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Work Your Portfolio Harder – update your Property Portfolio Plan
Property Portfolio Plan

Most investor’s properties could be working harder to achieve better results. It really helps to have a very clear Property Portfolio Plan, which is updated regularly.

It’s sometimes easy to forget that the end goal is Financial freedom, rather than how many properties you end up with. Managing and optimising your portfolio’s financial performance is absolutely critical. If you haven’t updated your plan, or had a full and exact financial heath check recently, then it’s time to revisit this, to make sure you are maximising the returns from each property, and ensuring you are getting towards your end goal as quickly as possible.

How often should you update your Property Portfolio Plan..?

For most ‘normal’ properties, it is usually appropriate to update at least once a year – if not twice. While we do not recommend these – if you do happen to have properties in any ‘riskier’ areas, in which rents and values can fluctuate rapidly, you may need to be reviewing your plan more frequently.

The Key Components of a sound Property Portfolio Plan

Updating your numbers and the key data in your plan is the best way to give you a clear vision of your portfolio, and to stay on the best possible trajectory.

Consider that there are two main things to consider when looking at your Portfolio and your plan – passive income and wealth position (or net worth) on retirement. Within this, you could include:

  • Forecasts
  • Projections
  • Goals
  • Financial Planning

To do this start by gathering real, statistical data.

Using actual data will help to give a clear and clean overall view of exactly what is happening with each Property in your portfolio.

Numbers to collect


Reports from services such as Australian Property Monitors (APM) and the use of online portals such as and can help you find similar properties in the same area, with photographs, and often floor plans, to help give you a good idea of the current value of your property. Real Estate agents in the area are also worth talking with to get their insights into local values and gather useful data.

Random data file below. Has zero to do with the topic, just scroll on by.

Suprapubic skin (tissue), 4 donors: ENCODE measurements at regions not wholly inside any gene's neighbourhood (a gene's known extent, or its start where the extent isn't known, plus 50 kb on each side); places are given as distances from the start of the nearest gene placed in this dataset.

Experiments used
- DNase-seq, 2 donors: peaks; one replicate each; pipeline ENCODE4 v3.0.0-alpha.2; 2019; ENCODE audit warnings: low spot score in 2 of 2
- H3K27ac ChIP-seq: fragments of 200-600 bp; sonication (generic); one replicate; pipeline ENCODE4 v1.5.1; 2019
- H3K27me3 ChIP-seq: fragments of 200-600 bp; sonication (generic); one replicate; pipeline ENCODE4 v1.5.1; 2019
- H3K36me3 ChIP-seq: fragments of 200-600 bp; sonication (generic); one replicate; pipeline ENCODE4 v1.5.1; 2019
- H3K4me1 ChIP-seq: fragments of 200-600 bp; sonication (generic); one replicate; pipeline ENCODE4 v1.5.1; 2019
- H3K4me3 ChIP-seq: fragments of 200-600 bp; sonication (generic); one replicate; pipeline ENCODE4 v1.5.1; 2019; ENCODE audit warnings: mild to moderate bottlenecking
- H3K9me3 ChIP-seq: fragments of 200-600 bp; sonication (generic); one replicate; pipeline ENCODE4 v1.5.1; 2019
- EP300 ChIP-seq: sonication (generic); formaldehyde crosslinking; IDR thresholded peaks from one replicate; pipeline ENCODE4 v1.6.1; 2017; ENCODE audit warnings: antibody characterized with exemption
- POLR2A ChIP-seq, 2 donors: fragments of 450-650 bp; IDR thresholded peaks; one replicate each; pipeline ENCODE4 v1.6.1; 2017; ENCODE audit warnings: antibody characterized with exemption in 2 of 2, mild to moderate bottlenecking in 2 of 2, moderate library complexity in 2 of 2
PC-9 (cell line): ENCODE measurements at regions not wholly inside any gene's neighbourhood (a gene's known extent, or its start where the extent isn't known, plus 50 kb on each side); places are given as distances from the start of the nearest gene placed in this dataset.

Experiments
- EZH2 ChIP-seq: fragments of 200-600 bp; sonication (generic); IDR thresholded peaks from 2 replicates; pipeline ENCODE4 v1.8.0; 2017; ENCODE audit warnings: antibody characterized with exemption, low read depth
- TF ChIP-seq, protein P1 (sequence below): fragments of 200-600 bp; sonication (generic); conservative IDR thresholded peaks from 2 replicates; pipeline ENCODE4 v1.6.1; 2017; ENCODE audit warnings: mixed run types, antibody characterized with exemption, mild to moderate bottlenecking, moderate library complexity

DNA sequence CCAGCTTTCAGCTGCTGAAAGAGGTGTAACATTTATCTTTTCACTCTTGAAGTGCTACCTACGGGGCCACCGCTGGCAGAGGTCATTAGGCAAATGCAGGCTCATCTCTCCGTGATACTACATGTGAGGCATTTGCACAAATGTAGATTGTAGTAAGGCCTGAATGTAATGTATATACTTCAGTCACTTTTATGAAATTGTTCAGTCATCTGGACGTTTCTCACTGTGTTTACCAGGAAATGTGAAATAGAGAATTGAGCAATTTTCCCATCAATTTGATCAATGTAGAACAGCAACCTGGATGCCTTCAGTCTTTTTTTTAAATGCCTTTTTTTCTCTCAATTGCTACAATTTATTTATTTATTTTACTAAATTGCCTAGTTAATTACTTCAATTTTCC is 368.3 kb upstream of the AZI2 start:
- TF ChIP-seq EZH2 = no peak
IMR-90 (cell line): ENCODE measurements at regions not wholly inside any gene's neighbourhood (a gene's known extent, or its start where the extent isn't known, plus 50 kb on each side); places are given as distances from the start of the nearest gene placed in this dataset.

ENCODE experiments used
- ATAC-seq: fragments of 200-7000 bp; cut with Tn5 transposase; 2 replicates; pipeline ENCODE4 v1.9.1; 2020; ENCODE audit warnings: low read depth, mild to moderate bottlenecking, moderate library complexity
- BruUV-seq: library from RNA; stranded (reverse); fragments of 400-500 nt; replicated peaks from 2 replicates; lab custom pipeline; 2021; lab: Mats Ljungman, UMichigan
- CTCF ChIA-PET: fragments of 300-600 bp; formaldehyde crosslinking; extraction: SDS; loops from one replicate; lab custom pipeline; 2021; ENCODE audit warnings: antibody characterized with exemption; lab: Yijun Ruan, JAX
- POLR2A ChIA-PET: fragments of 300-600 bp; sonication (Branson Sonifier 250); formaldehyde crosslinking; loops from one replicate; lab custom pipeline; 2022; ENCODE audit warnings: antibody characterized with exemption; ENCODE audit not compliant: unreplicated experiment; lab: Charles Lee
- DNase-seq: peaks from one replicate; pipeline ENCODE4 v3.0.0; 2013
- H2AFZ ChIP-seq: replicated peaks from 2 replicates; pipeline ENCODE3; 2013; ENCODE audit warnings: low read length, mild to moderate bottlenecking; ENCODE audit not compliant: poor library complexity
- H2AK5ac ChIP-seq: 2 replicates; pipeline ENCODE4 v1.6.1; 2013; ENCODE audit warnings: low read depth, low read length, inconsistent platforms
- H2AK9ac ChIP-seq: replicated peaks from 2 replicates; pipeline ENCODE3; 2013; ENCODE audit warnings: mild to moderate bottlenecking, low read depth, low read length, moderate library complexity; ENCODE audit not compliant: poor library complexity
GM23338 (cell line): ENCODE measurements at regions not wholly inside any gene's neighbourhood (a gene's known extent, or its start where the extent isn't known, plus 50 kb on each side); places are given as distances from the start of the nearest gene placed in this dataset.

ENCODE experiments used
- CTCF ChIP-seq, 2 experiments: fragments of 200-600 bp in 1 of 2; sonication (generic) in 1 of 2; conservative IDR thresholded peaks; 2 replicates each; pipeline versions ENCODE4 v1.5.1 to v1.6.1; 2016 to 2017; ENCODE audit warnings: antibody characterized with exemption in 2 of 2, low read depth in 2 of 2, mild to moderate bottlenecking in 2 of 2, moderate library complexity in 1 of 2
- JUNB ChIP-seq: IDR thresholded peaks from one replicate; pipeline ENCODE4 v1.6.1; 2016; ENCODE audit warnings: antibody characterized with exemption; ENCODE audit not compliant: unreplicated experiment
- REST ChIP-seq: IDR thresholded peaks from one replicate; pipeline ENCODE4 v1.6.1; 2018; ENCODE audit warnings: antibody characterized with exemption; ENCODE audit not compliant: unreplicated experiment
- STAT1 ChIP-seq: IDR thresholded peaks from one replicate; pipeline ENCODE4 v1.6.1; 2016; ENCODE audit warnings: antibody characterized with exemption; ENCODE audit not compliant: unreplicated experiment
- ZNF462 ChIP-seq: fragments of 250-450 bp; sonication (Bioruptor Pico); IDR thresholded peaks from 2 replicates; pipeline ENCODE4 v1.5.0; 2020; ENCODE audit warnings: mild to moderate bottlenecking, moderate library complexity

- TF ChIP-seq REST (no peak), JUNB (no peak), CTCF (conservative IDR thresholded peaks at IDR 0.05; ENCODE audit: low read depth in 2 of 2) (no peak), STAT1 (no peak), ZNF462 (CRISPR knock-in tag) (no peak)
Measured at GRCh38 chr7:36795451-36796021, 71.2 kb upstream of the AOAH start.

Ingoing Costs

The purchase price, loan value, loan to value ratio, and other costs associated with the purchase of each property.

Current rents

The current rent being charged on each property, and note the yield also as a percentage to the current value of the property.

Comparable Rents

Have a look at the real estate listings online, and talk to local Property Managers to get an accurate idea of rental values for similar properties in the local area.

Holding Costs

List your outgoing costs such as Interest rates, depreciation, other fees such as body corporate and strata fees, council rates, insurances, and any other costs related to each property to determine your holding costs

Current amount owing

Be very clear on the exact amount you owe on each property, so you can know exactly how much equity you own for each.

Vacancy Rate

Look up the average vacancy rate in each area, and your own vacancy rate for each property. From this, you can work out your ROI on a rental basis. Try and stay ahead of the market by making sure your property offers what the local market is looking for.

Also be sure you are working effectively with the right team. Update your conversation and relationship with the following key people:

  1. Property Investment Adviser
  2. Property Manager
  3. Accountant
  4. Real Estate Agents / Online Portals
  5. Finance Broker and Adviser

By considering all these elements, you’ll be able to see how each property is performing relative to the market, and relative to each other.

From this you can determine which properties are working well for you, and which properties may be dragging the chain in terms of investment value.

Also have a look at our article on How to keep your Property Portfolio Working for ideas on how to maximise the return and profitability of each property in your portfolio.

The information contained in this communication is general in nature and does not take into account your personal situation. Before acting on this information you should consider whether it is suitable to you having regard to your own circumstances, risk profile, your financial goals and objectives and you MUST seek professional advice from a qualified and licensed finance broker and financial planner.


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